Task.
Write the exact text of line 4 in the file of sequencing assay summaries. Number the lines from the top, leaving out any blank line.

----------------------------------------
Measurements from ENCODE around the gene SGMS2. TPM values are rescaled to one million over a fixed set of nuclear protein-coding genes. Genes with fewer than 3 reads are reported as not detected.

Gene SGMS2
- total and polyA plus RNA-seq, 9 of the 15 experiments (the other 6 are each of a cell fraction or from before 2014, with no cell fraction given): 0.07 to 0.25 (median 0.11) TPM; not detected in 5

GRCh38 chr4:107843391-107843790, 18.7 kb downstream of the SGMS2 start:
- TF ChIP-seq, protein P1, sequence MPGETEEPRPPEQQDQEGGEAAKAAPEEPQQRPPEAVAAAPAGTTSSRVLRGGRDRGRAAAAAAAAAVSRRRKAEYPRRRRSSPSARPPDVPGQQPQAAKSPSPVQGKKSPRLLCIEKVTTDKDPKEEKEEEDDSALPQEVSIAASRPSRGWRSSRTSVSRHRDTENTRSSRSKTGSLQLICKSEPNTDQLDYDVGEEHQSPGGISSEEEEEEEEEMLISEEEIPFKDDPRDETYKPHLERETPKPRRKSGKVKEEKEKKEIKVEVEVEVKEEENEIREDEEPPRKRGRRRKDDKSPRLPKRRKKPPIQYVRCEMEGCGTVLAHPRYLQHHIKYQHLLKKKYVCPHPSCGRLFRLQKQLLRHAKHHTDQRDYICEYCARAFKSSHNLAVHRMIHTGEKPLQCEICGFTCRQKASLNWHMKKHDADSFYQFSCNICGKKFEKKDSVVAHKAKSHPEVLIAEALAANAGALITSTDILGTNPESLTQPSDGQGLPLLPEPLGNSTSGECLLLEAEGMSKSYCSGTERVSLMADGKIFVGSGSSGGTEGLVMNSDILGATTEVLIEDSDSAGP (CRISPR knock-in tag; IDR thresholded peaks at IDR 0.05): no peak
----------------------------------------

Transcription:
GRCh38 chr4:107843391-107843790, 18.7 kb downstream of the SGMS2 start: